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AstraZeneca vaccine recipients left out of EU travel eligibility

Juba, South Sudan,

June 30, 2021 – People who received the AstraZeneca COVID-19 vaccine jabs will not be eligible to travel to the European Union (EU) as the region says the vaccine has not been approved by the European Medicines Agency (EMA) for use.

AstraZeneca vaccine recipients left out of EU travel eligibility
Doses of Oxford-AstraZeneca Vaccine (photo credit: Financial Times)

This comes as the EU is set to launch a continent-wide digital green certificate, a travel document considered a passport, and evidence of vaccination against SARS-Cov-2 on Thursday 1 July 2021.

Asked whether it matters what vaccine a person received to be eligible for the travel pass, the EU equivocally answered on its official website saying the vaccination certificates would be issued to a vaccinated person for any vaccine but free movements were restricted to those who received jabs for vaccines authorized by the EU.

“When it comes to waiving free movement restrictions, Member States will have to accept vaccination certificates for vaccines which received EU marketing authorization. Member States may decide to extend this also to EU travelers that received another vaccine,” it says.

India, the manufacturer of Covishield, a locally-made version of AstraZeneca’s Vaxzevria jab, which has been authorized in the EU, raised an alarm that nationals were finding difficulty entering the EU over unverified covid-19 vaccination status.

On Monday, Adar Poonawalla, the Chief Executive Officer of Serum, the world’s largest vaccine manufacturer that also produces the AstraZeneca vaccine, said he was taking the matter up and makes sure it is resolved.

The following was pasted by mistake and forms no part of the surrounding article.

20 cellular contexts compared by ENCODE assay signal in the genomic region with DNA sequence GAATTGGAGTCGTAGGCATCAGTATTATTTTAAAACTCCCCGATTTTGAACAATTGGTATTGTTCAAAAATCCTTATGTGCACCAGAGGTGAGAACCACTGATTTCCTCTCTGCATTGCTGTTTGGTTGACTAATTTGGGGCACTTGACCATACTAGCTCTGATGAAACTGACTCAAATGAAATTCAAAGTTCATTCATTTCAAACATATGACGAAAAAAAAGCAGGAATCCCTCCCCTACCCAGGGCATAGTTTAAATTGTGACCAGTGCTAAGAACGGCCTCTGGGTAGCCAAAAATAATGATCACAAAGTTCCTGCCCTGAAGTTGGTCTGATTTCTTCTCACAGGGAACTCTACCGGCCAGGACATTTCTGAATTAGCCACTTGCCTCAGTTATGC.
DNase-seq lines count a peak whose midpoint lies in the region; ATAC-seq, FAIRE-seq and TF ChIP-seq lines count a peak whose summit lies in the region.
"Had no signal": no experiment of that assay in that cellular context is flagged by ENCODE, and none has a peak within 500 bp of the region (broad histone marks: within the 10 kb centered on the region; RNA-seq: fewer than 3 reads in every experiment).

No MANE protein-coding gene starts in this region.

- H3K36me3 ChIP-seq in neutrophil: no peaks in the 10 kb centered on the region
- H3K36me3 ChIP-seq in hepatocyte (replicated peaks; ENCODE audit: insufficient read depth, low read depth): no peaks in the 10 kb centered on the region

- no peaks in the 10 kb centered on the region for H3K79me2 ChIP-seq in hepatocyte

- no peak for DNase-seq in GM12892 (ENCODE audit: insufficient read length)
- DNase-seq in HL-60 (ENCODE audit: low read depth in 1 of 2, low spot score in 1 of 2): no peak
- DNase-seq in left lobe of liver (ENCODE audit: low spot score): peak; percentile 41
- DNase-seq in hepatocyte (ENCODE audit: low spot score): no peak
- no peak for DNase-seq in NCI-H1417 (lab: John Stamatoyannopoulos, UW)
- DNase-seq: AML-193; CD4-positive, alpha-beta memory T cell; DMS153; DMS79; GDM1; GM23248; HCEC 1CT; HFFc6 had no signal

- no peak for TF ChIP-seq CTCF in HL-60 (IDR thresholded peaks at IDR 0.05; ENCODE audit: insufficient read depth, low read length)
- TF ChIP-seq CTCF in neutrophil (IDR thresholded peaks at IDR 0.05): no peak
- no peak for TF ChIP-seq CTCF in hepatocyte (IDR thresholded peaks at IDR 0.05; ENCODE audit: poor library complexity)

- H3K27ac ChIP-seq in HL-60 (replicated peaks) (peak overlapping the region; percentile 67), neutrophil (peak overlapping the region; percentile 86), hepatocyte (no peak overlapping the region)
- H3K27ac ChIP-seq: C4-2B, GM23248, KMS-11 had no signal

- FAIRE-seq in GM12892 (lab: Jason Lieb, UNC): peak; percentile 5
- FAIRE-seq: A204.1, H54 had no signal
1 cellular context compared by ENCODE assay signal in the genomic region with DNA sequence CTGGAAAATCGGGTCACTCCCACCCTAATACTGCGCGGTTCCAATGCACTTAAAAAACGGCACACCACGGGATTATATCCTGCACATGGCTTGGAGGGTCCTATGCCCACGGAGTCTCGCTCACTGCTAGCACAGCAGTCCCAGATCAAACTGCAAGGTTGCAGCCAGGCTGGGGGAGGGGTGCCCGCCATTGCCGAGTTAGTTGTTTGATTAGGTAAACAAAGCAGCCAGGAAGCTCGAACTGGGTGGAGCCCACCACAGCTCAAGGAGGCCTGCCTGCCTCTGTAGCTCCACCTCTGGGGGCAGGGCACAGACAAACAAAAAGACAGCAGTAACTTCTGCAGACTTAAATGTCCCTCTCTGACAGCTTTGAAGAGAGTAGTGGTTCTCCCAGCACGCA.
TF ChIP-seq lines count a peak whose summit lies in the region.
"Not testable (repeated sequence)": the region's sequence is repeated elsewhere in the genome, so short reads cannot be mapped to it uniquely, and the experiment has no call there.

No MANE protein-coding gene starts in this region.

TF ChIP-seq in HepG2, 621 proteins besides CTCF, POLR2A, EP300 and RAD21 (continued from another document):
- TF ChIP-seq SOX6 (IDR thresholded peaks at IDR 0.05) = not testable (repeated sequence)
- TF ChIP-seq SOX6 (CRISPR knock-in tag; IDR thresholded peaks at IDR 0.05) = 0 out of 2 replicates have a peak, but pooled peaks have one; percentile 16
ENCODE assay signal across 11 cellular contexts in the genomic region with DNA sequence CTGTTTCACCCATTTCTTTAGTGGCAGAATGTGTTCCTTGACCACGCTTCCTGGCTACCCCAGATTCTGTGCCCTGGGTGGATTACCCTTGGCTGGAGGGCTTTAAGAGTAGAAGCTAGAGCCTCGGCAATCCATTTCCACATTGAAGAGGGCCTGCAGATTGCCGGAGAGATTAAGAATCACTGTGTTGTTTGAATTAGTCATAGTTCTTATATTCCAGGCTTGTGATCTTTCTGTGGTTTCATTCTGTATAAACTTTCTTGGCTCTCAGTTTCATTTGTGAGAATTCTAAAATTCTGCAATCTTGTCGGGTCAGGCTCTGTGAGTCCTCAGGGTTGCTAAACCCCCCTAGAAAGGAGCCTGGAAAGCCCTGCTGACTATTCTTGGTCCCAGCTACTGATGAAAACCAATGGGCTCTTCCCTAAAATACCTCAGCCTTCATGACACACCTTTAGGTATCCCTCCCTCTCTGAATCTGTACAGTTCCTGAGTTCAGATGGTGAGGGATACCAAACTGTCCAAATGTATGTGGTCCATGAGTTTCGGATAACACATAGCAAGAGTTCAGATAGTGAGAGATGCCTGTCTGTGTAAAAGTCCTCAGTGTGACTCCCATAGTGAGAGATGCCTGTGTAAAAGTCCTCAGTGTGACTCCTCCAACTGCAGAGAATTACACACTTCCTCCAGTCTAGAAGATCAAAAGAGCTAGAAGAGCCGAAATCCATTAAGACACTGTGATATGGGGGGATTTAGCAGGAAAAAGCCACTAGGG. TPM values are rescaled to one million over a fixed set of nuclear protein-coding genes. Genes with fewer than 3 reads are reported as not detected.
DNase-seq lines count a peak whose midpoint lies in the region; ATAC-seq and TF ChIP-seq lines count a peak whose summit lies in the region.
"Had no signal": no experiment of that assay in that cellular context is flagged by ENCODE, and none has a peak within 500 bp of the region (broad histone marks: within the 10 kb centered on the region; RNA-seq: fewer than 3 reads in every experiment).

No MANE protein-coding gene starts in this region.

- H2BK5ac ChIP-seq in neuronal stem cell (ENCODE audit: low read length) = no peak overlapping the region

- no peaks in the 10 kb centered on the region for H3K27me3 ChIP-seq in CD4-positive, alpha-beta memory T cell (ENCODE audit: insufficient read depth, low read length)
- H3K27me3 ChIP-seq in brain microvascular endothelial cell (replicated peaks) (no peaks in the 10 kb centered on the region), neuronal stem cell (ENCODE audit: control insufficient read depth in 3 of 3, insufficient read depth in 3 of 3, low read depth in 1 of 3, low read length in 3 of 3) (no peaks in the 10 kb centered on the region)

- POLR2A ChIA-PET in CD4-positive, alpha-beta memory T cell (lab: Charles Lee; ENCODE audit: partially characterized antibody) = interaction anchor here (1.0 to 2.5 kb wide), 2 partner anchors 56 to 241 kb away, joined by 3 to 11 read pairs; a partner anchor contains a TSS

“I realize that a lot of Indians who have taken COVISHIELD are facing issues with travel to the E.U., I assure everyone, I have taken this up at the highest levels and hope to resolve this matter soon, both with regulators and at a diplomatic level with countries,” he tweeted.

Blow for South Sudan

The controversy over the approval status of the AstraZeneca vaccine would be a blow for South Sudan where, like most African countries, only the Oxford-funded doses of AstraZeneca have been delivered.

The country has been struggling to inoculate its population and in one instance sent 72,000 doses back to COVAX over the fear of expiration due to the sluggish pace of vaccination.

On 27th June, the government announced in its weekly update on COVID-19 that it was preparing to receive the second consignment of 60,000 doses of the AstraZeneca vaccine from the COVAX facility.

Authorities are yet to respond to how the compromised approval status of the vaccine could affect the travels of those fully vaccinated with AstraZeneca across the continent.



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